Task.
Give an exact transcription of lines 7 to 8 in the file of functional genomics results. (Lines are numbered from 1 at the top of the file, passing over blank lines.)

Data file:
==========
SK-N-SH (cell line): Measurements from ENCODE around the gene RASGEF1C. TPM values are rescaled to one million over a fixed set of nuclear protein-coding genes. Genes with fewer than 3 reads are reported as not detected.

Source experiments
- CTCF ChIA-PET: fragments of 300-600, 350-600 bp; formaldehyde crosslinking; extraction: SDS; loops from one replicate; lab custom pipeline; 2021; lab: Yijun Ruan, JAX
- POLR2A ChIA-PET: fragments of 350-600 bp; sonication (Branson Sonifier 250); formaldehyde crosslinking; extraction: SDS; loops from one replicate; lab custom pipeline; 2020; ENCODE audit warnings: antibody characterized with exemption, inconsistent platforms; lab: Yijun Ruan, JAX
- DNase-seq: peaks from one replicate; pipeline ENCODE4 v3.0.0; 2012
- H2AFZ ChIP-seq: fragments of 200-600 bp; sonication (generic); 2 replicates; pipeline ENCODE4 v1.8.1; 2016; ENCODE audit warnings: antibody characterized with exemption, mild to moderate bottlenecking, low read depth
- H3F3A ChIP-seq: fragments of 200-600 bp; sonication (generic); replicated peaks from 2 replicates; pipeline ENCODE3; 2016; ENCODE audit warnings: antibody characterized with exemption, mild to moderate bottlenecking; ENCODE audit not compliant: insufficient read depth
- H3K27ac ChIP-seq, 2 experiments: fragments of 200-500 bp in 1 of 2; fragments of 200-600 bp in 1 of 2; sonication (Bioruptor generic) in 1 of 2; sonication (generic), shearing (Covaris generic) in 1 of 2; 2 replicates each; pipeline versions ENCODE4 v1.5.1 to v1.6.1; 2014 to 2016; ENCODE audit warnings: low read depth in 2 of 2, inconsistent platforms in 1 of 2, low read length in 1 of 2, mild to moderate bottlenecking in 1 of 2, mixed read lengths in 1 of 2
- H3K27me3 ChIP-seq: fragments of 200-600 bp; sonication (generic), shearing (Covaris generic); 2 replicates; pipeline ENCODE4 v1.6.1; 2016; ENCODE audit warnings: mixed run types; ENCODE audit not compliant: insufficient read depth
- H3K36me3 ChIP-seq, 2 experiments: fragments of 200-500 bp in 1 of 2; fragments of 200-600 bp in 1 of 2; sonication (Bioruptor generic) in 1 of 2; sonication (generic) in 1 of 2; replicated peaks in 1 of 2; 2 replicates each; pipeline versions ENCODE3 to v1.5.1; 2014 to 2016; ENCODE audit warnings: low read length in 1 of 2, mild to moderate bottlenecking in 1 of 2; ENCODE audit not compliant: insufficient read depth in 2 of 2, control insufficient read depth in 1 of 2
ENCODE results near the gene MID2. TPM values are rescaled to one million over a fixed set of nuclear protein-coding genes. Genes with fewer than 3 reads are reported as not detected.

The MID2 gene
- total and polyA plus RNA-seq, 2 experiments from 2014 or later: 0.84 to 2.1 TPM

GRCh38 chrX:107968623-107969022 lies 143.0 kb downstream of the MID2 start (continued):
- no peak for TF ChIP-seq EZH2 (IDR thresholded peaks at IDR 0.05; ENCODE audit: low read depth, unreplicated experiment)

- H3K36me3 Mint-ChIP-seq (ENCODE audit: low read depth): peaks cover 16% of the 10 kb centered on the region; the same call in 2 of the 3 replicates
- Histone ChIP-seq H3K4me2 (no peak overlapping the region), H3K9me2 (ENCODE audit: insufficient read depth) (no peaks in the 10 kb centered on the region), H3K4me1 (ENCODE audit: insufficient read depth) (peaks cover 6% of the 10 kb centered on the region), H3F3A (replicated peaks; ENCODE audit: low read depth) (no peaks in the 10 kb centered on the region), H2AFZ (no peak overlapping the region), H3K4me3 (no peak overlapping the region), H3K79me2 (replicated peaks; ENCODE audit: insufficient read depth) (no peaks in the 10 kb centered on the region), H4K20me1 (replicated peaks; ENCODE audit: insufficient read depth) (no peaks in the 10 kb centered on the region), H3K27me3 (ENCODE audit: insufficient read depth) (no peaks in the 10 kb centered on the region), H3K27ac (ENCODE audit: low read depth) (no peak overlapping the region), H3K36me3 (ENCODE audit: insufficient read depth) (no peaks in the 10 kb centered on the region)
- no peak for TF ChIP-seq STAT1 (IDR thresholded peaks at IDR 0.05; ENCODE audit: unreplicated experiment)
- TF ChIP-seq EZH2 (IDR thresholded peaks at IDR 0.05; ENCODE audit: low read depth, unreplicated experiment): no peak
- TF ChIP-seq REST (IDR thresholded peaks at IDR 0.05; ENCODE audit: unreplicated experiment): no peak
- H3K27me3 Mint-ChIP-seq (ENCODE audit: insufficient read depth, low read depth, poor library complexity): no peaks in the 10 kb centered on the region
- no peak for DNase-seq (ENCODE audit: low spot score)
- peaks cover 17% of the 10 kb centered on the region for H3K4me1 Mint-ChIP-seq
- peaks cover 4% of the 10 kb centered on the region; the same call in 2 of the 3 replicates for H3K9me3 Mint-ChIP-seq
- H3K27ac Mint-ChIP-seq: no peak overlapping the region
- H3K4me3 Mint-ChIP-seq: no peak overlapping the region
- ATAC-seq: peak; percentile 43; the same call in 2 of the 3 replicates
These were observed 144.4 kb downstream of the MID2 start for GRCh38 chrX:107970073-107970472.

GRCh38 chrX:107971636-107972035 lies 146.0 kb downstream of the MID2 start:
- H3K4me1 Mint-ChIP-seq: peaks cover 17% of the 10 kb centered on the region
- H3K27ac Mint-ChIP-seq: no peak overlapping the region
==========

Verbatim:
- H3F3A ChIP-seq: fragments of 200-600 bp; sonication (generic); replicated peaks from 2 replicates; pipeline ENCODE3; 2016; ENCODE audit warnings: antibody characterized with exemption, mild to moderate bottlenecking; ENCODE audit not compliant: insufficient read depth
- H3K27ac ChIP-seq, 2 experiments: fragments of 200-500 bp in 1 of 2; fragments of 200-600 bp in 1 of 2; sonication (Bioruptor generic) in 1 of 2; sonication (generic), shearing (Covaris generic) in 1 of 2; 2 replicates each; pipeline versions ENCODE4 v1.5.1 to v1.6.1; 2014 to 2016; ENCODE audit warnings: low read depth in 2 of 2, inconsistent platforms in 1 of 2, low read length in 1 of 2, mild to moderate bottlenecking in 1 of 2, mixed read lengths in 1 of 2